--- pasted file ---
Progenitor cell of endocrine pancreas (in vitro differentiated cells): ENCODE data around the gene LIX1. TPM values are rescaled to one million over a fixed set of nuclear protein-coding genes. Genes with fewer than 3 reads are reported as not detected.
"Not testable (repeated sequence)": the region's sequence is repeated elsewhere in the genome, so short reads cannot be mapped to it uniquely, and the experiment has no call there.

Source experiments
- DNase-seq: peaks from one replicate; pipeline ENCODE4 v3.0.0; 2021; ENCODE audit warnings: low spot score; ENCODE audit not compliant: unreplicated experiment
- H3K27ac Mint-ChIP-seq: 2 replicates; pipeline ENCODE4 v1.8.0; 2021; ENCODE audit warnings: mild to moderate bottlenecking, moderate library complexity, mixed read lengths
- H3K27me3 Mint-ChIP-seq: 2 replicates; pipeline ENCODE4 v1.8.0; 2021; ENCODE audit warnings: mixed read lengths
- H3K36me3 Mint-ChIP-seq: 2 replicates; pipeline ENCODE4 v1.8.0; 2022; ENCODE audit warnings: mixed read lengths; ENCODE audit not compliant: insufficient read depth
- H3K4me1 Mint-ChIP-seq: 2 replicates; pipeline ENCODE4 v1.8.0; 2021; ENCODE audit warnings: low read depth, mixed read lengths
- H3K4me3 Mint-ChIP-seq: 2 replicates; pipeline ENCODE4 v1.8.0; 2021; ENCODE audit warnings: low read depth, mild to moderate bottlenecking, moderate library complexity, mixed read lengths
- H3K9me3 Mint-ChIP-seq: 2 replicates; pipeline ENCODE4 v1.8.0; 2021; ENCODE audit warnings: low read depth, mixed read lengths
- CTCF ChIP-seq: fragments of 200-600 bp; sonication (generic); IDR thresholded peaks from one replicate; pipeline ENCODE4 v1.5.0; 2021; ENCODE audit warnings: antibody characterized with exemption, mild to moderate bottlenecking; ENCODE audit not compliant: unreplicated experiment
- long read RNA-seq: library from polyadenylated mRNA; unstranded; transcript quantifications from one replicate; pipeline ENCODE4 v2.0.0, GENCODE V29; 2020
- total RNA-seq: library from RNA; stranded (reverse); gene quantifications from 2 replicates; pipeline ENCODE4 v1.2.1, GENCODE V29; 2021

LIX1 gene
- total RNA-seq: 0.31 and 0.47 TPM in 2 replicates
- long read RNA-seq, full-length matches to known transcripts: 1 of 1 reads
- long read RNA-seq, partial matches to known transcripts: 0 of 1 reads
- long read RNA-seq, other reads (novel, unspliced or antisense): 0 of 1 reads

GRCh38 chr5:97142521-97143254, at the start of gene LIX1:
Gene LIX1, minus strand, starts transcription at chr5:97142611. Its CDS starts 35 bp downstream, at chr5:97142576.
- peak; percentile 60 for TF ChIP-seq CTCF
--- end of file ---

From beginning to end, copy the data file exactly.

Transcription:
Progenitor cell of endocrine pancreas (in vitro differentiated cells): ENCODE data around the gene LIX1. TPM values are rescaled to one million over a fixed set of nuclear protein-coding genes. Genes with fewer than 3 reads are reported as not detected.
"Not testable (repeated sequence)": the region's sequence is repeated elsewhere in the genome, so short reads cannot be mapped to it uniquely, and the experiment has no call there.

Source experiments
- DNase-seq: peaks from one replicate; pipeline ENCODE4 v3.0.0; 2021; ENCODE audit warnings: low spot score; ENCODE audit not compliant: unreplicated experiment
- H3K27ac Mint-ChIP-seq: 2 replicates; pipeline ENCODE4 v1.8.0; 2021; ENCODE audit warnings: mild to moderate bottlenecking, moderate library complexity, mixed read lengths
- H3K27me3 Mint-ChIP-seq: 2 replicates; pipeline ENCODE4 v1.8.0; 2021; ENCODE audit warnings: mixed read lengths
- H3K36me3 Mint-ChIP-seq: 2 replicates; pipeline ENCODE4 v1.8.0; 2022; ENCODE audit warnings: mixed read lengths; ENCODE audit not compliant: insufficient read depth
- H3K4me1 Mint-ChIP-seq: 2 replicates; pipeline ENCODE4 v1.8.0; 2021; ENCODE audit warnings: low read depth, mixed read lengths
- H3K4me3 Mint-ChIP-seq: 2 replicates; pipeline ENCODE4 v1.8.0; 2021; ENCODE audit warnings: low read depth, mild to moderate bottlenecking, moderate library complexity, mixed read lengths
- H3K9me3 Mint-ChIP-seq: 2 replicates; pipeline ENCODE4 v1.8.0; 2021; ENCODE audit warnings: low read depth, mixed read lengths
- CTCF ChIP-seq: fragments of 200-600 bp; sonication (generic); IDR thresholded peaks from one replicate; pipeline ENCODE4 v1.5.0; 2021; ENCODE audit warnings: antibody characterized with exemption, mild to moderate bottlenecking; ENCODE audit not compliant: unreplicated experiment
- long read RNA-seq: library from polyadenylated mRNA; unstranded; transcript quantifications from one replicate; pipeline ENCODE4 v2.0.0, GENCODE V29; 2020
- total RNA-seq: library from RNA; stranded (reverse); gene quantifications from 2 replicates; pipeline ENCODE4 v1.2.1, GENCODE V29; 2021

LIX1 gene
- total RNA-seq: 0.31 and 0.47 TPM in 2 replicates
- long read RNA-seq, full-length matches to known transcripts: 1 of 1 reads
- long read RNA-seq, partial matches to known transcripts: 0 of 1 reads
- long read RNA-seq, other reads (novel, unspliced or antisense): 0 of 1 reads

GRCh38 chr5:97142521-97143254, at the start of gene LIX1:
Gene LIX1, minus strand, starts transcription at chr5:97142611. Its CDS starts 35 bp downstream, at chr5:97142576.
- peak; percentile 60 for TF ChIP-seq CTCF